Microsoft Director of Business & Sales Operations - Eric Ligman

Eric Ligman, Microsoft Director of Business & Sales Operations Blog

Think your email address doesn’t cost you business? Here’s a real life example…

For those of you debating getting a domain name for your business to use for a website or even for just email, the choice to get the domain name or not should be an easy one…  Get the domain name because it can cost you a lot of business if you don’t, and here is my real life example to prove it.


A couple weeks ago at SMB Nation, I was eating lunch with several Partners and we were discussing a variety of different topics.  Somehow we got onto the topic of domain names and email and it occurred to me that without even knowing it, I had recently made a decision that cost an individual a great deal of money over nothing more than their email address.  If only they had known.  How did an email address cost them this money?  Here’s how:


Recently my wife and I decided to look for a house with a bigger yard for our kids.  I went up to all of the realtor websites and created alerts for the land or houses that would meet our criteria and the areas we wanted and told them to alert me of every new matching listing as soon as it came on the market.  Sure enough, a new development triggered a matching alert after a few weeks and I compiled a list of 5 houses I wanted to go see the next day from the alerts I received earlier in the day.  When I pulled up the listing of the house I most wanted to see, I noticed the listing agent had an AOL email address.  Without even realizing I had done it, I dismissed this agent as “a new agent that wasn’t established;” therefore, not someone I wanted to work with to find a house or sell mine since I wanted someone who knew the local market.  So, I looked up the listing office and contacted an agent at the office who’s name I had heard before and who had an email address of (It is a well established agency here in Washington who’s name has been removed from this posting).  After all, if they have a permanent email address at the listing office, they must be established and not a new or transient agent, right?


Sure enough, one of the houses I went to see that next day was one I liked, so I had my wife go look at it the following morning with the agent and we made the offer on the house that day.  Well, to keep things simple and save on commissions, we obviously chose the same agent to list and sell our current house.  So before you know it, this agent that had no idea who we were was just handed a full commission on the sale of our house and the purchase of another all because the agent who was listed on the original house I liked appeared to be “new” because they had an AOL email address.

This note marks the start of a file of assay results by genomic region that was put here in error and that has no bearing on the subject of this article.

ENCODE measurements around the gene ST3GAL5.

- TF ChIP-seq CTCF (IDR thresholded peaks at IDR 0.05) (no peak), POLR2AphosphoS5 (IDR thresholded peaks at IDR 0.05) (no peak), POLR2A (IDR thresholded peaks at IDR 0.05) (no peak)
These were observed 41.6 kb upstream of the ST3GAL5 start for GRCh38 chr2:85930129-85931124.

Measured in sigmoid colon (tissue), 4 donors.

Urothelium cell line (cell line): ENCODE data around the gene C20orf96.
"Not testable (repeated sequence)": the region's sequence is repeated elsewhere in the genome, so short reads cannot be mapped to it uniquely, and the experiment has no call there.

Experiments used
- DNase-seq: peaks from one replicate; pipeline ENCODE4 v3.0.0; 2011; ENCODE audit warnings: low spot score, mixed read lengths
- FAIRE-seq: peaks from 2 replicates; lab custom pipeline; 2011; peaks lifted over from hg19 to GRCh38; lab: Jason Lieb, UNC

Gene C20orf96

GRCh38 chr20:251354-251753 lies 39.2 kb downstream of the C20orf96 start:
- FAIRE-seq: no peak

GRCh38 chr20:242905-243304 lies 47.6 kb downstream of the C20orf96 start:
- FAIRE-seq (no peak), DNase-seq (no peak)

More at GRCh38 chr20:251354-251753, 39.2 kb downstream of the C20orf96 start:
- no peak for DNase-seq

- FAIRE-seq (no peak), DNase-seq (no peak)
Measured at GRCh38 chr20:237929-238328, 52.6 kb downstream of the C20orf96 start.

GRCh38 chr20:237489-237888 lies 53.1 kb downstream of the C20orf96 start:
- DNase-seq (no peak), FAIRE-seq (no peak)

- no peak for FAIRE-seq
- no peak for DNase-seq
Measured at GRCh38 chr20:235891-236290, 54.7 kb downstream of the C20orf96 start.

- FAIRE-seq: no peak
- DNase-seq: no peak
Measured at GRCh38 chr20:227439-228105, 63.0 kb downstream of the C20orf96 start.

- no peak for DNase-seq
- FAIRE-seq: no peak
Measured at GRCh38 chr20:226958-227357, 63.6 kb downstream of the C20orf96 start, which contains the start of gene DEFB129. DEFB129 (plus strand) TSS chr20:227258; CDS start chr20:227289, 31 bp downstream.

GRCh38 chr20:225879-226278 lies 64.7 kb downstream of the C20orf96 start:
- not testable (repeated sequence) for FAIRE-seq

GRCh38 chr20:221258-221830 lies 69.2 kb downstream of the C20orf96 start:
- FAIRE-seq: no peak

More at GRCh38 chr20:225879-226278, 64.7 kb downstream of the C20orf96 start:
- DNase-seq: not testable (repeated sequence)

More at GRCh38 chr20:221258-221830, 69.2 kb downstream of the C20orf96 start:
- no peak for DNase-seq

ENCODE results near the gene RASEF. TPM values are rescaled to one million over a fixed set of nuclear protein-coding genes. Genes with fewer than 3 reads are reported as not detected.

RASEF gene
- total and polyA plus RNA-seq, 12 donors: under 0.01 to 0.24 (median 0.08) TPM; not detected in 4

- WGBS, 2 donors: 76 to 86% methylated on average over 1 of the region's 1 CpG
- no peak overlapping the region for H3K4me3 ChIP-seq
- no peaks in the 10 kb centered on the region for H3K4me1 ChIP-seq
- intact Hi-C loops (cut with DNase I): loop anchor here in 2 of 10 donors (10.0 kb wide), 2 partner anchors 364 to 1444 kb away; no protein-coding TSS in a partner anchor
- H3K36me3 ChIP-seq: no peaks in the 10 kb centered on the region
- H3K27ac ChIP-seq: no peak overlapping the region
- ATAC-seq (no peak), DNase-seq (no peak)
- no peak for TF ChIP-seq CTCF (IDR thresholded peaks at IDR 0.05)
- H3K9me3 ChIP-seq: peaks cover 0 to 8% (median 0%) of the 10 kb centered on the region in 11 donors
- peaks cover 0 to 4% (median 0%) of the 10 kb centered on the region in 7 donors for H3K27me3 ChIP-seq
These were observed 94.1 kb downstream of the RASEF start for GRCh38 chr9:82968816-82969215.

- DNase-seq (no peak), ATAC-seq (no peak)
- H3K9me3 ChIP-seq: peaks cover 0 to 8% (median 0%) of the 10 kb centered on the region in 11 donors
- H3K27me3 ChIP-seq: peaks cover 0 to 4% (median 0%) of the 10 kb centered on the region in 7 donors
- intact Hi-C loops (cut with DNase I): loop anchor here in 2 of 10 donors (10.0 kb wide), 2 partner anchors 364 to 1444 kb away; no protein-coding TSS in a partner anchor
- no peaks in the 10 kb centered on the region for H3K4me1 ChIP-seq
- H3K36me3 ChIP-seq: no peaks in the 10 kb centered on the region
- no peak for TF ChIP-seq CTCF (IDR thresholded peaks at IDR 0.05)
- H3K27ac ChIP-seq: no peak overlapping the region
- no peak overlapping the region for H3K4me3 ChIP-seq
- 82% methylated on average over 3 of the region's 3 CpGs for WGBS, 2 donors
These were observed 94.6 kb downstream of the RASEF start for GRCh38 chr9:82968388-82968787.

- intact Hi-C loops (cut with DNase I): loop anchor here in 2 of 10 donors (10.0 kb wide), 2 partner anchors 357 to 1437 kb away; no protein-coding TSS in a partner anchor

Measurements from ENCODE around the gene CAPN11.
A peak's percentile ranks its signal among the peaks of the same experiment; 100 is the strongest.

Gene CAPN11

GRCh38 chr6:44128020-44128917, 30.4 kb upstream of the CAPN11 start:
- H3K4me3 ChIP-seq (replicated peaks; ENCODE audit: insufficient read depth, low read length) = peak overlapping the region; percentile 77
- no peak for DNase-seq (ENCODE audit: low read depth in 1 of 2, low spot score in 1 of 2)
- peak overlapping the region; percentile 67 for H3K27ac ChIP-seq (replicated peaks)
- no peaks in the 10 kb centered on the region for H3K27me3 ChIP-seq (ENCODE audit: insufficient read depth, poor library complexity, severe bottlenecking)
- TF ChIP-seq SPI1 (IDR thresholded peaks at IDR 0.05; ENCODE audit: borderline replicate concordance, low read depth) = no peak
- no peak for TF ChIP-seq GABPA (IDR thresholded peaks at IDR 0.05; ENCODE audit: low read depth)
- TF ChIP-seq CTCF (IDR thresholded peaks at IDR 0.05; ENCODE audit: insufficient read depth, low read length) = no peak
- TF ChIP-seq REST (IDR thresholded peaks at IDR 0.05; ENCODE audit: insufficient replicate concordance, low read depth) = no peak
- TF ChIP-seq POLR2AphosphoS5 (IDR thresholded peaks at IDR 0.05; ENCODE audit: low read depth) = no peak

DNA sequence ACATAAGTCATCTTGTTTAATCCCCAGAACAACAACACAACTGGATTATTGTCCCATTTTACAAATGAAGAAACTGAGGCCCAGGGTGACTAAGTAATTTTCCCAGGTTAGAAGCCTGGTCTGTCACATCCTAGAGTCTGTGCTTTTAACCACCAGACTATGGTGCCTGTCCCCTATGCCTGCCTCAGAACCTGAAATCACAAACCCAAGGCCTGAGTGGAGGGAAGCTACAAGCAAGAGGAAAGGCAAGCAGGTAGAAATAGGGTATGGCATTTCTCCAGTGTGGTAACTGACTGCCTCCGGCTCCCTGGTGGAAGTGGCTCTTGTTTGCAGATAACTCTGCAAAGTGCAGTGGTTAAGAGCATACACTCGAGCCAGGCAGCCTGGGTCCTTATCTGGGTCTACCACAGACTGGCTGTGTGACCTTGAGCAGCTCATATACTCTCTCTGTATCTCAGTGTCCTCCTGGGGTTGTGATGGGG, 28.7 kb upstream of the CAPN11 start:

For those of you who know the real estate market here (not the cheapest place to live) and the way real estate commissions work, you can begin to guess what the total commissions will amount to on the purchase and sale of the two homes will be.  And the difference between which agent gets the commissions came down to the initial impression that was made by the simple fact that one did not have an established email address and one did (a postcard that the second realtor had sent to us back in the summer to put her name in front of us helped, but it was the AOL email that started me looking for another agent to begin with).  So before you dismiss spending those few extra dollars to get that domain name for at least your email address, think about what it could actually cost you to not get it.  When you compete against others in your market, even the slightest advantage or disadvantage can make all of the difference.  And right now, you can get that domain name and email account for free through the Microsoft Office Live beta or talk with your local Microsoft Small Business Specialist about bringing in a Microsoft Small Business Server to your company to get you started.


Thank you and have a wonderful day,


Eric Ligman
Microsoft US Senior Manager
Small Business Community Engagement

This posting is provided “AS IS” with no warranties, and confers no rights